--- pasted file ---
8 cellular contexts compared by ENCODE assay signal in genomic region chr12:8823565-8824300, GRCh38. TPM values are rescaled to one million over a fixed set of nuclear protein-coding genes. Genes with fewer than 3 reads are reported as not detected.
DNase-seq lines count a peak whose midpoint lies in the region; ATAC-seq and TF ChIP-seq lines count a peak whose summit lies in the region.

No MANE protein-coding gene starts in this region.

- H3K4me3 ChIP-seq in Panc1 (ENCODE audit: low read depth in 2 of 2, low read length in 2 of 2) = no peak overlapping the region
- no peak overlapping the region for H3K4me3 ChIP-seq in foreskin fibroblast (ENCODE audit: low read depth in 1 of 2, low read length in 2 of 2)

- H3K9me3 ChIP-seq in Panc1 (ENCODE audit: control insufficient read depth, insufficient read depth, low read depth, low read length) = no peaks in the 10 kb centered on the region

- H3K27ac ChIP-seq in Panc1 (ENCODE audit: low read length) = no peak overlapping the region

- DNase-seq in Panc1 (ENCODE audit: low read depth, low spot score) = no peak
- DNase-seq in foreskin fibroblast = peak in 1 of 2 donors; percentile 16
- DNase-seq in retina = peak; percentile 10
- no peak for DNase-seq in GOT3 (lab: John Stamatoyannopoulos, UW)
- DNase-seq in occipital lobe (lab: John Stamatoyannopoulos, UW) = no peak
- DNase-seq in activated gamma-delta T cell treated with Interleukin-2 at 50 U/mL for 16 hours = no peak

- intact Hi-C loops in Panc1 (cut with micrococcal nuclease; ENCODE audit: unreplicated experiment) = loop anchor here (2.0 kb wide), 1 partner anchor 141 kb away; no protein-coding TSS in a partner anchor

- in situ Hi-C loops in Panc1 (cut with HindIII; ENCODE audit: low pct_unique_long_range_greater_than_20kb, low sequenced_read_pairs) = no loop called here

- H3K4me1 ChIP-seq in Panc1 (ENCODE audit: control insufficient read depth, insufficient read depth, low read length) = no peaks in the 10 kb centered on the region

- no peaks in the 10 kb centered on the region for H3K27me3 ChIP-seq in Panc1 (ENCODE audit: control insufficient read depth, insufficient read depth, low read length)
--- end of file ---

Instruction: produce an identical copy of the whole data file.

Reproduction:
8 cellular contexts compared by ENCODE assay signal in genomic region chr12:8823565-8824300, GRCh38. TPM values are rescaled to one million over a fixed set of nuclear protein-coding genes. Genes with fewer than 3 reads are reported as not detected.
DNase-seq lines count a peak whose midpoint lies in the region; ATAC-seq and TF ChIP-seq lines count a peak whose summit lies in the region.

No MANE protein-coding gene starts in this region.

- H3K4me3 ChIP-seq in Panc1 (ENCODE audit: low read depth in 2 of 2, low read length in 2 of 2) = no peak overlapping the region
- no peak overlapping the region for H3K4me3 ChIP-seq in foreskin fibroblast (ENCODE audit: low read depth in 1 of 2, low read length in 2 of 2)

- H3K9me3 ChIP-seq in Panc1 (ENCODE audit: control insufficient read depth, insufficient read depth, low read depth, low read length) = no peaks in the 10 kb centered on the region

- H3K27ac ChIP-seq in Panc1 (ENCODE audit: low read length) = no peak overlapping the region

- DNase-seq in Panc1 (ENCODE audit: low read depth, low spot score) = no peak
- DNase-seq in foreskin fibroblast = peak in 1 of 2 donors; percentile 16
- DNase-seq in retina = peak; percentile 10
- no peak for DNase-seq in GOT3 (lab: John Stamatoyannopoulos, UW)
- DNase-seq in occipital lobe (lab: John Stamatoyannopoulos, UW) = no peak
- DNase-seq in activated gamma-delta T cell treated with Interleukin-2 at 50 U/mL for 16 hours = no peak

- intact Hi-C loops in Panc1 (cut with micrococcal nuclease; ENCODE audit: unreplicated experiment) = loop anchor here (2.0 kb wide), 1 partner anchor 141 kb away; no protein-coding TSS in a partner anchor

- in situ Hi-C loops in Panc1 (cut with HindIII; ENCODE audit: low pct_unique_long_range_greater_than_20kb, low sequenced_read_pairs) = no loop called here

- H3K4me1 ChIP-seq in Panc1 (ENCODE audit: control insufficient read depth, insufficient read depth, low read length) = no peaks in the 10 kb centered on the region

- no peaks in the 10 kb centered on the region for H3K27me3 ChIP-seq in Panc1 (ENCODE audit: control insufficient read depth, insufficient read depth, low read length)